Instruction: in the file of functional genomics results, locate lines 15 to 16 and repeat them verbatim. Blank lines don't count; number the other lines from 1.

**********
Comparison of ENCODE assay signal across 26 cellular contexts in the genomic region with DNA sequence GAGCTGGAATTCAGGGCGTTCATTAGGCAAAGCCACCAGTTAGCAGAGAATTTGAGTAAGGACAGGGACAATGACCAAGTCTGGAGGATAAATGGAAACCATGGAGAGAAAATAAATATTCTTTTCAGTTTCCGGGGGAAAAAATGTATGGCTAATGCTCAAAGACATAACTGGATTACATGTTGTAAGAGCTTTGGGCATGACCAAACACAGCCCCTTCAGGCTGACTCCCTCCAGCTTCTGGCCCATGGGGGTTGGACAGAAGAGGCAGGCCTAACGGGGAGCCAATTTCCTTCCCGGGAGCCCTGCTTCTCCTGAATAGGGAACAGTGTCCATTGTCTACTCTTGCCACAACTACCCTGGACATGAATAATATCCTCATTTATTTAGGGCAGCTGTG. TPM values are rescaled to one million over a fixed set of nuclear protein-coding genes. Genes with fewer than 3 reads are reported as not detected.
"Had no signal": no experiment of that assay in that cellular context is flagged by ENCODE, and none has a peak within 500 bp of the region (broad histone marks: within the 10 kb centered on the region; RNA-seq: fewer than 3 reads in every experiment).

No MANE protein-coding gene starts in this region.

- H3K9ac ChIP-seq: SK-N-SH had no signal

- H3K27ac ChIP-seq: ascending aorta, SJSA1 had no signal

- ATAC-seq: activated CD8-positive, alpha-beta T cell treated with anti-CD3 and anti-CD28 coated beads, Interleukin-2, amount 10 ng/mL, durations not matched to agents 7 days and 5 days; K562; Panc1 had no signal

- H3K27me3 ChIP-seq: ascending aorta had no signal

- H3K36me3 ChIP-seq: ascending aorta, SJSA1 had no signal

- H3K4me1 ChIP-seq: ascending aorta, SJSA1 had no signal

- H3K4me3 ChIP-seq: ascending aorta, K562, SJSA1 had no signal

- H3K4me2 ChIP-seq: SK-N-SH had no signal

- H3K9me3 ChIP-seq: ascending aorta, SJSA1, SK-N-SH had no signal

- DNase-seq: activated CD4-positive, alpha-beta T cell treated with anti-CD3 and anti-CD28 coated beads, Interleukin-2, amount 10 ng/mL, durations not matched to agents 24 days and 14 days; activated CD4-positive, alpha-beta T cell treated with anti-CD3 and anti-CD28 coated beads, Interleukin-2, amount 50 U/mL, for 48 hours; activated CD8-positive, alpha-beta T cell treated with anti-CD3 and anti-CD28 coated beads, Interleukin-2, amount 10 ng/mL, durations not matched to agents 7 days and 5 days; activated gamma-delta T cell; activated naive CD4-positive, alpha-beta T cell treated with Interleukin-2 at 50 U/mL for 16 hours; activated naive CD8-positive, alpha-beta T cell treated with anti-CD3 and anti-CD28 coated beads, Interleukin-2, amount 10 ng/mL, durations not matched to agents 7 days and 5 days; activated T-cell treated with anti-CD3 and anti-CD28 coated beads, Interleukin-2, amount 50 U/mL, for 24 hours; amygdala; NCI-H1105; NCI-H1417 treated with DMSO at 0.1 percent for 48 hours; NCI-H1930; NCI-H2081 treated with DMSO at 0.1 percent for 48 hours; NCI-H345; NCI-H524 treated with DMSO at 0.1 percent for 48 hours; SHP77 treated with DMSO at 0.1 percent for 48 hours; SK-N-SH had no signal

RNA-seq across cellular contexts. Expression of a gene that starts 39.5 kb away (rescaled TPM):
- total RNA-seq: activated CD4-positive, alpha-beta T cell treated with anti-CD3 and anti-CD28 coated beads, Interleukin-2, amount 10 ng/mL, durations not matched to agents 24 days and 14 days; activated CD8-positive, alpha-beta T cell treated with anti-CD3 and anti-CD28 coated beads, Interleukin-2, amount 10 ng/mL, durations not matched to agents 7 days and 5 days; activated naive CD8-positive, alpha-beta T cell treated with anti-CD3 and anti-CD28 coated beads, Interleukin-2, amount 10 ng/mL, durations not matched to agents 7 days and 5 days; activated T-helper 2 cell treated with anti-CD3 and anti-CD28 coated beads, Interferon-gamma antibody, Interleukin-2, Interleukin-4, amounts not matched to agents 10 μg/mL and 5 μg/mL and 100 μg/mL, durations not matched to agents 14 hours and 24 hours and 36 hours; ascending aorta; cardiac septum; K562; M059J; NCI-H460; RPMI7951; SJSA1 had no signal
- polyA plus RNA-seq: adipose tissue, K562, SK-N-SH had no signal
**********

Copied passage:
- total RNA-seq: activated CD4-positive, alpha-beta T cell treated with anti-CD3 and anti-CD28 coated beads, Interleukin-2, amount 10 ng/mL, durations not matched to agents 24 days and 14 days; activated CD8-positive, alpha-beta T cell treated with anti-CD3 and anti-CD28 coated beads, Interleukin-2, amount 10 ng/mL, durations not matched to agents 7 days and 5 days; activated naive CD8-positive, alpha-beta T cell treated with anti-CD3 and anti-CD28 coated beads, Interleukin-2, amount 10 ng/mL, durations not matched to agents 7 days and 5 days; activated T-helper 2 cell treated with anti-CD3 and anti-CD28 coated beads, Interferon-gamma antibody, Interleukin-2, Interleukin-4, amounts not matched to agents 10 μg/mL and 5 μg/mL and 100 μg/mL, durations not matched to agents 14 hours and 24 hours and 36 hours; ascending aorta; cardiac septum; K562; M059J; NCI-H460; RPMI7951; SJSA1 had no signal
- polyA plus RNA-seq: adipose tissue, K562, SK-N-SH had no signal